This objective is specific, measurable and time-scaled.

In nominal terms this is £34,758 (£868,946 X 0.04)

In real terms (with inflation at 3.5%)  it is £65,171 (868,946 X 0.075)

A rise in revenue can be achieved by: increased volume of completed work, increase in house prices, increase in commission rate, moving to the upper end of the market, diversification into other areas (property letting)

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Role and Importance of SMART Objectives (continued

Table 2 suggests some recovery of the market, but this is patchy and may reflect seasonal variation rather than any loner term trend.

Revenue may be increased by improving the performance of the Stamton branch. At Stamton, offers take longer to complete and only 11% of viewings receive an offer.

SLSL can increase its commission rate if it can convince vendors that it offers a superior service,with an increased probability of achieving a sale at the right price.

SLSL currently gains commission from building insurance, home buyers' reports and conveyancing.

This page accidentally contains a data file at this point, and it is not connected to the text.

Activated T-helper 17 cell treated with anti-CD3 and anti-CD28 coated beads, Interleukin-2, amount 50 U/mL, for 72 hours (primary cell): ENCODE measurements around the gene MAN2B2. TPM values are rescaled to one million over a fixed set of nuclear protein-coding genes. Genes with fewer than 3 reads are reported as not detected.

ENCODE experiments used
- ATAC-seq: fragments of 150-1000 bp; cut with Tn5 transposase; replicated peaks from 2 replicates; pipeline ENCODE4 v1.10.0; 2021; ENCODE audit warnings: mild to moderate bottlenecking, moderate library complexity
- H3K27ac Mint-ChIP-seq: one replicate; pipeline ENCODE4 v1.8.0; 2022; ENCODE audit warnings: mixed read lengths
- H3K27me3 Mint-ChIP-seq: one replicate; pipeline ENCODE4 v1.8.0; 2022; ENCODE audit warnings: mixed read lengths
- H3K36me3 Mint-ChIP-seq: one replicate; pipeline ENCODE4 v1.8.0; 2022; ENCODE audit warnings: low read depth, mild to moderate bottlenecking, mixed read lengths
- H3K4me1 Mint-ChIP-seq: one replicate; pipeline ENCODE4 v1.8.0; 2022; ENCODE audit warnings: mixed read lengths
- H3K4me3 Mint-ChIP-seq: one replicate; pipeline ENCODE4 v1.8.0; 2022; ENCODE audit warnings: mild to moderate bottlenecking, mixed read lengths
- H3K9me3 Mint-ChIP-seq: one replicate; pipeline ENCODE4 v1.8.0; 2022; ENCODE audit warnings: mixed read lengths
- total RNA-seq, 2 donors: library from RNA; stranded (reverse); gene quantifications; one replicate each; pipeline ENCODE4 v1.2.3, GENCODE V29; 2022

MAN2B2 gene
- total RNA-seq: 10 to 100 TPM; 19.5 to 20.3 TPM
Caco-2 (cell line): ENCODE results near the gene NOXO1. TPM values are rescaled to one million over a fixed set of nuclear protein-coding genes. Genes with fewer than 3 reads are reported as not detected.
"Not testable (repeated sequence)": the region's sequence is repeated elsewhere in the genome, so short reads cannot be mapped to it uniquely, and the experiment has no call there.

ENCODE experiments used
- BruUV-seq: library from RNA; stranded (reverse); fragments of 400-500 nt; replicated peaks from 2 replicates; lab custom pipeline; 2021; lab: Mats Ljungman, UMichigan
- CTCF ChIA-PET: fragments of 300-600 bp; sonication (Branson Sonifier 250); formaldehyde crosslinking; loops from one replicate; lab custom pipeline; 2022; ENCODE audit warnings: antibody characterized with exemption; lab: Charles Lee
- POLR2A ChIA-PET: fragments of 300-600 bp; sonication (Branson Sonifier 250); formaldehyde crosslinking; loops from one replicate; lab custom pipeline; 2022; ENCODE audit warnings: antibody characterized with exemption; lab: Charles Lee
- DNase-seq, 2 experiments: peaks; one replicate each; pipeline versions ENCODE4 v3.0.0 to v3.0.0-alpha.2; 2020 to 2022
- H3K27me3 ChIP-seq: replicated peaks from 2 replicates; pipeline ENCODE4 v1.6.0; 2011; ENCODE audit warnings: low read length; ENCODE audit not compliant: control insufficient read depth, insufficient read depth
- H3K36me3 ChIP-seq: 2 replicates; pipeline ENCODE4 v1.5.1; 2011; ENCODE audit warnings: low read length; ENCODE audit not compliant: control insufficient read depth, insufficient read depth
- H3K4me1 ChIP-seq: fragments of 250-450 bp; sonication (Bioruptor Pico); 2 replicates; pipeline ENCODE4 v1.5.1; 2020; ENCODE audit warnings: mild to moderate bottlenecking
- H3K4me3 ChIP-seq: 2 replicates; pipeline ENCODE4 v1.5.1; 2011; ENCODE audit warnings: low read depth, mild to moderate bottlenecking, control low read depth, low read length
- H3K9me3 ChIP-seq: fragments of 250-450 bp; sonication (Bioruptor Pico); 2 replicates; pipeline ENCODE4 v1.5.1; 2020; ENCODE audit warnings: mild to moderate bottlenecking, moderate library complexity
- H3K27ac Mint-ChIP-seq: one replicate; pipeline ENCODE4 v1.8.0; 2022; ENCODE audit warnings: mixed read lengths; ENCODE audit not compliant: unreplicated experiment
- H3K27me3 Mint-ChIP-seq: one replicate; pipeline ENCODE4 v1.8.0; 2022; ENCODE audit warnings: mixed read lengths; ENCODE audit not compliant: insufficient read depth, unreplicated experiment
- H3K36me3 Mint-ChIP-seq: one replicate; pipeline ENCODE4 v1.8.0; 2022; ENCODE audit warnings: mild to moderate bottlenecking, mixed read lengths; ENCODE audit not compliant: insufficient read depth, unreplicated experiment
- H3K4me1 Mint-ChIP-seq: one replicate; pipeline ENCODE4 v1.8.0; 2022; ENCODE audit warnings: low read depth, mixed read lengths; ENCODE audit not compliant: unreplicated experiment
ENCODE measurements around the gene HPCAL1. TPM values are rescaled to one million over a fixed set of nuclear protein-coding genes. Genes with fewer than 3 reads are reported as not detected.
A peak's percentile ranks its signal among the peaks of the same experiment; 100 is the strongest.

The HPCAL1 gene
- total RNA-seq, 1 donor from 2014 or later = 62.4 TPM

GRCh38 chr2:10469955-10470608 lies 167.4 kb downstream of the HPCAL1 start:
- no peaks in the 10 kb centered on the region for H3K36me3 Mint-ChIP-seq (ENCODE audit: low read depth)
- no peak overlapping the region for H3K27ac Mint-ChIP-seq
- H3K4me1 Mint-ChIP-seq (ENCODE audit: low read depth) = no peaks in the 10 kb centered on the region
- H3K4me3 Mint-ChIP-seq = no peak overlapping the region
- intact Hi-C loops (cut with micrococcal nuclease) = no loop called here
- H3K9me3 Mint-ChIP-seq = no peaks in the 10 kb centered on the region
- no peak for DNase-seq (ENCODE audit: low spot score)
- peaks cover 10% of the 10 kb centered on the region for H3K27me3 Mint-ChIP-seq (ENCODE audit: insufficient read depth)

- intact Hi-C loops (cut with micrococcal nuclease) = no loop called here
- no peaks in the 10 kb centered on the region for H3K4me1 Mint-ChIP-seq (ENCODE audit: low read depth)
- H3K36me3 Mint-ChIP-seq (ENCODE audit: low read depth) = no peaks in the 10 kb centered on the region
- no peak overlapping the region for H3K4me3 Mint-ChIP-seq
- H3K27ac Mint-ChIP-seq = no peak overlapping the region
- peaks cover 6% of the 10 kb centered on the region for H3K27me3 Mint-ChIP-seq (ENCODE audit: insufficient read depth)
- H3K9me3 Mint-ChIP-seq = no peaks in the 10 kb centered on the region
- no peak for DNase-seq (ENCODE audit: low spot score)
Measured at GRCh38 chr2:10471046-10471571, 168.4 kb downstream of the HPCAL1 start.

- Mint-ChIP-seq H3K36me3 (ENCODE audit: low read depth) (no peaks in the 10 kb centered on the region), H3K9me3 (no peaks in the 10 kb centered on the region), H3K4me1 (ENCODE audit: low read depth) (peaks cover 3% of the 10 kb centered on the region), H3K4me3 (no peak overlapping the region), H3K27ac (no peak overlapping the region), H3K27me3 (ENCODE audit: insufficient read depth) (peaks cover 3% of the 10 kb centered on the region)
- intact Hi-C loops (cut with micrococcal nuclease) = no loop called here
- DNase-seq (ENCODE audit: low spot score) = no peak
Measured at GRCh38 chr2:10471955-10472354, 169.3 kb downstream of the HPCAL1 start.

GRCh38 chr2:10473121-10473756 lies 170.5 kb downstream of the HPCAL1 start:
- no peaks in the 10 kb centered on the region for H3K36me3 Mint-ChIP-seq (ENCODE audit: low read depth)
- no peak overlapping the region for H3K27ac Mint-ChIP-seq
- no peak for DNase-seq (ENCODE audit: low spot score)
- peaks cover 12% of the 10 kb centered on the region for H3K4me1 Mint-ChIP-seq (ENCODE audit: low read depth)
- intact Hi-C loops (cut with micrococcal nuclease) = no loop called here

SLSL may consider adding a service of mortgage advice. This would provide direct commission and help attract a greater number of customers by offering an enhanced service.

They could also consider becoming qualified energy assessors

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The Monopolistically Competitive Market

The market is 'monopolistically competitive' (line 11)

In monopolistic competition: there are many buyers and sellers, each seller has a small share of the market, the product is (slightly) differentiated and there are low barriers to entry and exit.

SLSL can make use of non-price elements of the marketing mix in order to convince customer to pay a higher price (commission). SLSL could:

offer superior quality house sale particulars (more effective advertising)

offer superior customer care

offer a greater range of services

have a smarter appearance

join a recognised professional organisation

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Projecting a Professional Image